Greenpeace Blog

Greenpeace activists shot at as climate conference opens

Posted by tracy — 3 December 2007 at 6:10pm - Comments

We just found out that our colleagues in Indonesia were shot at while they climbed the cooling tower and loading crane of a coal-fired power station to hang a banner reading “Coal kills climate”.

Security personnel from PLTU Tanjung Jati B coal power plant in Jepara, Central Java fired five gunshots at the activists from the Rainbow Warrior, others pulled knives.

Vote, vote, vote for our website

Posted by jamie — 3 December 2007 at 5:35pm - Comments
BT Online Excellence Awards

It may not be a Nobel Prize (or even a Webby), but we're extremely chuffed to have been nominated for the Best Environmental Website in the BT Online Excellence Awards. Nominations from the public for their favourite sites were whittled down to a shortlist by a panel of expert judges, and that shortlist is open to the public once more for final voting.

So thank you to whoever nominated us in the first place, but now we're shamelessly asking for your votes to help us win. We have some distinguished competition so we'll need all the votes we can get. If you need further enticement, BT are offering a champagne-laden balloon flight for one lucky voter.

If you like what you see here, don't hold back - vote now.

Crucial UN climate conference gets underway in Bali

Posted by jossc — 3 December 2007 at 1:24pm - Comments

melting iceberg (copywrite nasa)

If a week is a long time in politics, then is two weeks long enough for world leaders to finally get to grips with the single biggest challenge we all face - limiting the effects of global climate change?

The answer has to be yes, if only because the consequences of any other outcome would be unthinkable. The start of the 2007 UN Climate Change Conference (otherwise known as COP 13) in Bali today coincides with alarming reports that the tropical belt that girdles the Earth's equator is expanding - pushing its boundaries out towards the poles at a rate not predicted by current computer models, which anticipated such developments only towards the end of this century.

Everyone's blogging from Bali

Posted by jamie — 30 November 2007 at 6:17pm - Comments

As you're no doubt aware, the international conference on climate change kicks off in Bali next week and (even though it will be one of those meetings to discuss the possibility of having other meetings to talk about climate change), it's a big deal. So representatives from across the Greenpeace world are making their way there and some will be providing blog updates.

Secret filming exposes the harsh reality of palm oil plantations

Posted by jamie — 30 November 2007 at 5:10pm - Comments

Taking up the western half of New Guinea island, the Indonesian province of Papua is a bit of a mystery. It's off-limits to outsiders and journalists, so the activities of the palm oil industry there haven't been widely reported. Until now, that is. With the help of the Environmental Investigation Agency, local communities have been making their own films about what's happening to the forests they rely on.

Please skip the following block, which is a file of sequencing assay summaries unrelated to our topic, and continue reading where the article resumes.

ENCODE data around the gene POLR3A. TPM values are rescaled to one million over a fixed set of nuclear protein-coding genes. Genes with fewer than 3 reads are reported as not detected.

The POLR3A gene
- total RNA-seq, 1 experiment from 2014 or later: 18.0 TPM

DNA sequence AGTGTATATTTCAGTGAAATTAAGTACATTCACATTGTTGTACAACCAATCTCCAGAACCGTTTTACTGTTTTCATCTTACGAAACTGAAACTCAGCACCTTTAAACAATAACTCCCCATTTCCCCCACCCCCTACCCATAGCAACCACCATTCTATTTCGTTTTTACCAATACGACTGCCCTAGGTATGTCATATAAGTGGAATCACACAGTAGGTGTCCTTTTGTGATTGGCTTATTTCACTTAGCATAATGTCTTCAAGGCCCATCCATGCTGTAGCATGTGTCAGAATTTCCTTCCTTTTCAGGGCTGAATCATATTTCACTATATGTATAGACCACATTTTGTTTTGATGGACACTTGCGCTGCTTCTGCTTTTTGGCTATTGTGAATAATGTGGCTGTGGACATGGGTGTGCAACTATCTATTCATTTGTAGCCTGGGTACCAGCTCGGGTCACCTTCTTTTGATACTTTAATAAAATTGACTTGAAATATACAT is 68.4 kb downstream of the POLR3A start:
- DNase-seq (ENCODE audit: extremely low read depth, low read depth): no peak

Two of these films have appeared on the web. In the first, Tears of Mother Mooi, members of the eponymous Mooi tribe explain why the forest is so important to them and what they are already losing as a result of the advancing wave of oil palm plantations. The second, Defenders of the Tribal Boundaries, goes into detail about the activities of the palm oil companies - it's frankly depressing to see the devastation being wrought to provide us with a cheap, convenient commodity.

Bali: now big business demands action on climate change

Posted by jossc — 30 November 2007 at 11:47am - Comments

A replacement to the Kyoto treaty will be thrashed out in Bali next week.

An expensive white, radioactive elephant

Posted by jamie — 29 November 2007 at 5:54pm - Comments

Ever since the government started ranting about the joy of new nuclear power stations, a central plank of their shaky argument has been that the billions required will be covered by industry and not the taxpayer. But despite these bold claims, legislation and loopholes have been carefully engineered so that public money will inevitably subsidise the industry. Hardly surprising, given there hasn't been a single civil nuclear project that hasn't required huge sums of public dosh.

Brownwash redux

Posted by jamie — 28 November 2007 at 5:51pm - Comments

There's a video megamix of Gordon Brown's speech from last week doing the rounds on YouTube, cut to highlight just how wishy-washy his words were:

Don't be fooled - 'sustainable' palm oil is a myth

Posted by jamie — 28 November 2007 at 5:17pm - Comments

Last week, Sainsbury's announced that it aims to use only sustainable palm oil in its own-brand products. Sounds great, and with Asda having made a similar announcement earlier this year, you might think supermarkets will soon be stocking only those palm oil products that weren't helping to cause the indiscriminate destruction of forests in places like Indonesia. The truth is that, while both companies score top marks for excellent intentions, delivery is going to be decidedly tricky as there is currently no credible way of telling whether palm oil is 'sustainable' or not.

British Energy reckons nuclear power stations are safe from flooding - cobblers

Posted by ben — 28 November 2007 at 10:30am - Comments

British Energy, the UK's biggest nuclear operator, has just published a report (pdf) they claim shows that new nuclear reactors in the UK could be protected from flooding and sea-level rise caused by climate change. They concluded "that all our sites can be sustained over the next 100 years." But their report doesn't cut the mustard.

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